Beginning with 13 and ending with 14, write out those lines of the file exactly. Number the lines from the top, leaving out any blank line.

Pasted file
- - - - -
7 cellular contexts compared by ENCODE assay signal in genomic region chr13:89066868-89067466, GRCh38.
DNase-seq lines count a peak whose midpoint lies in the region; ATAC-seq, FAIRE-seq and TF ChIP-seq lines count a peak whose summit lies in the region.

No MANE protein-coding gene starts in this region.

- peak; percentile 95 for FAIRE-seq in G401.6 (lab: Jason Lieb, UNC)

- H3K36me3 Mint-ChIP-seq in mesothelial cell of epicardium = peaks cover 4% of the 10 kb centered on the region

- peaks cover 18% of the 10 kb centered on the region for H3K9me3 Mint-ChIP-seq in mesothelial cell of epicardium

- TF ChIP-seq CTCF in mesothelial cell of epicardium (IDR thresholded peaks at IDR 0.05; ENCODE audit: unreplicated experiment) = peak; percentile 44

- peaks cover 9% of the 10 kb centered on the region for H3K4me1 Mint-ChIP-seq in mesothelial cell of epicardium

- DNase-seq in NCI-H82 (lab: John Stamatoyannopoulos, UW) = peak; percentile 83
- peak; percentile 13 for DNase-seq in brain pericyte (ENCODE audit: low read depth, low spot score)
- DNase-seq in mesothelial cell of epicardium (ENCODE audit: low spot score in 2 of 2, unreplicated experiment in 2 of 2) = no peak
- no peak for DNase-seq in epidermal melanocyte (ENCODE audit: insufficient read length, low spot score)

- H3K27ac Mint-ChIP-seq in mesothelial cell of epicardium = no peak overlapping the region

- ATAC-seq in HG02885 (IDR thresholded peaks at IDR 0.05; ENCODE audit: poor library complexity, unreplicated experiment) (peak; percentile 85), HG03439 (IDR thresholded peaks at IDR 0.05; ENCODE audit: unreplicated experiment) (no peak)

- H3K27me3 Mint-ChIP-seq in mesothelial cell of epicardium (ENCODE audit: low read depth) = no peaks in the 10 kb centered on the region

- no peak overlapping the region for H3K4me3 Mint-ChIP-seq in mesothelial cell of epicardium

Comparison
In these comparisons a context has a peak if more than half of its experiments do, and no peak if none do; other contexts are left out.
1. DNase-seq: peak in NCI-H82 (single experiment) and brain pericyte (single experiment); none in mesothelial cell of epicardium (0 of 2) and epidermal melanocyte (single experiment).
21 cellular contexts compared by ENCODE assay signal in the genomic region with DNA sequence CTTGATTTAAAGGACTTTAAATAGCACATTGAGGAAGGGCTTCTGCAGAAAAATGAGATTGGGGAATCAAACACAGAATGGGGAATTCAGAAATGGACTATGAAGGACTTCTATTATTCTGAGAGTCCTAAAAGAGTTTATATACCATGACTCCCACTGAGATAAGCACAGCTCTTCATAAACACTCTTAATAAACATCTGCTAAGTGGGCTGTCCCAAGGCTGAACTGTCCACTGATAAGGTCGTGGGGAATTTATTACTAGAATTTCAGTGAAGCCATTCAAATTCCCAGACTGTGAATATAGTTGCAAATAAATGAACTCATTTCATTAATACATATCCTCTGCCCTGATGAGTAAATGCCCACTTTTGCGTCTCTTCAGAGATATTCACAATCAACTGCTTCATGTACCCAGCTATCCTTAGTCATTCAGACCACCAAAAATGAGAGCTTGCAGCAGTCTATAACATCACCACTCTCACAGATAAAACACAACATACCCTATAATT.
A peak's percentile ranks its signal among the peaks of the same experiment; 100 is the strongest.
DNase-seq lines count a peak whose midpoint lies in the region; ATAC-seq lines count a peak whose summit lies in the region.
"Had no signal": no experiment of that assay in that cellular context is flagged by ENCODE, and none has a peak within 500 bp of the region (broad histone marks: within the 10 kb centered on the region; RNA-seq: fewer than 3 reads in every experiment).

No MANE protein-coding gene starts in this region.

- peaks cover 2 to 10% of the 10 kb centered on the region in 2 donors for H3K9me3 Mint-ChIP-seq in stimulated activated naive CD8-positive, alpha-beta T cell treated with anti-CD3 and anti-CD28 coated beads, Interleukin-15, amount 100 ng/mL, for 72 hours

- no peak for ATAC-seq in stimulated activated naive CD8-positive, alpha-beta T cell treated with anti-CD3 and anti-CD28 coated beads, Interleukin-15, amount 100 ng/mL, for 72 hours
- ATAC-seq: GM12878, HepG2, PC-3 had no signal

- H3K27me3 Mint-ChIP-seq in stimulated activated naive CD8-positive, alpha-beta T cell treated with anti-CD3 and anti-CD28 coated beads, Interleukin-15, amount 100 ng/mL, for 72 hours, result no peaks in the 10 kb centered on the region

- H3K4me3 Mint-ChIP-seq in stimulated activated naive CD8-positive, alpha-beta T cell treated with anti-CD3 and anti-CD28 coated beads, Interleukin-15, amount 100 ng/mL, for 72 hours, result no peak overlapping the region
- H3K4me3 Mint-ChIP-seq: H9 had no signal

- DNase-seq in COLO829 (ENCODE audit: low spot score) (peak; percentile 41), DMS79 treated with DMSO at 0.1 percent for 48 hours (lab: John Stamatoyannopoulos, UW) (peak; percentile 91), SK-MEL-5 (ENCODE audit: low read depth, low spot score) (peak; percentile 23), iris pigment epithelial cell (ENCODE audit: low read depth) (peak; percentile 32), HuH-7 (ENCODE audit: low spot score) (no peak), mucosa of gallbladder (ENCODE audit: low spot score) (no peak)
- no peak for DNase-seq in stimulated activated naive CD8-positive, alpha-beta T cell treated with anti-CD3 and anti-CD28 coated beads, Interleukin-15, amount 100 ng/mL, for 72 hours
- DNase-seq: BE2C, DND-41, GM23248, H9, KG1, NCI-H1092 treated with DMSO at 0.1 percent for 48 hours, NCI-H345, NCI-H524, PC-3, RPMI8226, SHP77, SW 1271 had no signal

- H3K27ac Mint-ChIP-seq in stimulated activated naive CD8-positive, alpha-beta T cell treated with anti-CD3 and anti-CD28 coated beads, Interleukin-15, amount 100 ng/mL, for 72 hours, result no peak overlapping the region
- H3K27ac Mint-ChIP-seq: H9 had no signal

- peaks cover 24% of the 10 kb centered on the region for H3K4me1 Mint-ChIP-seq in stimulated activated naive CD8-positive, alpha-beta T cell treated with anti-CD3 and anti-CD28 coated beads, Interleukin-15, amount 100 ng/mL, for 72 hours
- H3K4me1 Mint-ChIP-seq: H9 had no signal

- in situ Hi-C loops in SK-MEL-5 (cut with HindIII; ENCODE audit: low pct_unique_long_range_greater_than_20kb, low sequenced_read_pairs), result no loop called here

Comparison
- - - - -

- H3K27ac Mint-ChIP-seq in mesothelial cell of epicardium = no peak overlapping the region

- ATAC-seq in HG02885 (IDR thresholded peaks at IDR 0.05; ENCODE audit: poor library complexity, unreplicated experiment) (peak; percentile 85), HG03439 (IDR thresholded peaks at IDR 0.05; ENCODE audit: unreplicated experiment) (no peak)